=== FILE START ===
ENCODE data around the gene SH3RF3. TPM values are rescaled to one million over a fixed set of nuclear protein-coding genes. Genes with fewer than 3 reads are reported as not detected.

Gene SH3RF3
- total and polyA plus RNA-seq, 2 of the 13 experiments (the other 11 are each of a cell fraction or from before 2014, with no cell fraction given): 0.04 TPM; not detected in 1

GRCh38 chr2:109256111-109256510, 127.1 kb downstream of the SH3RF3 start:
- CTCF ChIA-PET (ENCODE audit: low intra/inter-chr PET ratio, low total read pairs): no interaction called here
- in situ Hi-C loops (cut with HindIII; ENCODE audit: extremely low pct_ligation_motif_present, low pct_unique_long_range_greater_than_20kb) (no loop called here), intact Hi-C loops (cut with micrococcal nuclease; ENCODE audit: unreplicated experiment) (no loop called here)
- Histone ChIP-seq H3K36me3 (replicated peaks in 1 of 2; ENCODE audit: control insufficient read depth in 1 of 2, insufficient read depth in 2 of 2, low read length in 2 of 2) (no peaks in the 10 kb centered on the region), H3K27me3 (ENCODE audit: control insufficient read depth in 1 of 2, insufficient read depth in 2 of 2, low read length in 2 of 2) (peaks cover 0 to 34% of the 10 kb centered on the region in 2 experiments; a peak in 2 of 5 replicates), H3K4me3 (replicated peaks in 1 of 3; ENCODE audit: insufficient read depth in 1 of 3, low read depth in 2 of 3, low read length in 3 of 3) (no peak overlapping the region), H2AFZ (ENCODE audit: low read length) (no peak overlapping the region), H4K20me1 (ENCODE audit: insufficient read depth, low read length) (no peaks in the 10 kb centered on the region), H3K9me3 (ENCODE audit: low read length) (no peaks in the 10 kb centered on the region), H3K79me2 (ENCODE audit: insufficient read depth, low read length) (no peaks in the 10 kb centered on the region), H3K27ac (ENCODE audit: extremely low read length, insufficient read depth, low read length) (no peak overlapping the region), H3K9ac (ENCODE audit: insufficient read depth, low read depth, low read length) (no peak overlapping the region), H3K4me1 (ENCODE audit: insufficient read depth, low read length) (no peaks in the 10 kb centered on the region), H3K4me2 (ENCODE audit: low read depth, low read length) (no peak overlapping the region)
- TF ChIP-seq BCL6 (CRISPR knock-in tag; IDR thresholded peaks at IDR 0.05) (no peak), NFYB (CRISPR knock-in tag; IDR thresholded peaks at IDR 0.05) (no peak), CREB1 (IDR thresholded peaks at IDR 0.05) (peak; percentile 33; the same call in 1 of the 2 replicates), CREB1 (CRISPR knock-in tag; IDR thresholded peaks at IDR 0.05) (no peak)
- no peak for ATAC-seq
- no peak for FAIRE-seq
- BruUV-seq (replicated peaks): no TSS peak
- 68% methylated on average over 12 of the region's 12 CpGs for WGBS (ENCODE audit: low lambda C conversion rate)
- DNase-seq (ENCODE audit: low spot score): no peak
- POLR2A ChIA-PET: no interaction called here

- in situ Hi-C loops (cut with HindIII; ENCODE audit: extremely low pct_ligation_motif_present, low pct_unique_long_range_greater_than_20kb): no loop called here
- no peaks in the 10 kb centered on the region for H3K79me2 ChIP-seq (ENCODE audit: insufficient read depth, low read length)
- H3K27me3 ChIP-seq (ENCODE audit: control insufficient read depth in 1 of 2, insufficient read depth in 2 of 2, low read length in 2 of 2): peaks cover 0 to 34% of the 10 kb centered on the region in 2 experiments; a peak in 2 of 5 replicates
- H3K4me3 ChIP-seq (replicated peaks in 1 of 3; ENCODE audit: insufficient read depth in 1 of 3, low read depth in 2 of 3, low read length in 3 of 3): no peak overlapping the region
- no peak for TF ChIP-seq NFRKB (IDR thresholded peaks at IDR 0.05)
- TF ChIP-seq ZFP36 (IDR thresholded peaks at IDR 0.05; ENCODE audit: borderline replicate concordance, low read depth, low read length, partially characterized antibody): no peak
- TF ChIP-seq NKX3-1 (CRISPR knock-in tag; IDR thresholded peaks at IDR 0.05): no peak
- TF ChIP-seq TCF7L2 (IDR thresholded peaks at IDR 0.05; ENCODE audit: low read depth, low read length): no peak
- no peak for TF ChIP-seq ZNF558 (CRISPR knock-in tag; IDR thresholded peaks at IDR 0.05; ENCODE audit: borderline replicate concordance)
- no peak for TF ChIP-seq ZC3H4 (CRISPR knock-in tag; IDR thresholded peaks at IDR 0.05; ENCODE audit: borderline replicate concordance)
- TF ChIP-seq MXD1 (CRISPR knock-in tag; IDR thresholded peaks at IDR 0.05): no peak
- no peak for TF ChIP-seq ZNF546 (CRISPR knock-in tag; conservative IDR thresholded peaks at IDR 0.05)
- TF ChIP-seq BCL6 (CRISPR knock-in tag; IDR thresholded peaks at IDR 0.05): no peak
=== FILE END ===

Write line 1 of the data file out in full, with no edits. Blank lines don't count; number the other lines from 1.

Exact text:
ENCODE data around the gene SH3RF3. TPM values are rescaled to one million over a fixed set of nuclear protein-coding genes. Genes with fewer than 3 reads are reported as not detected.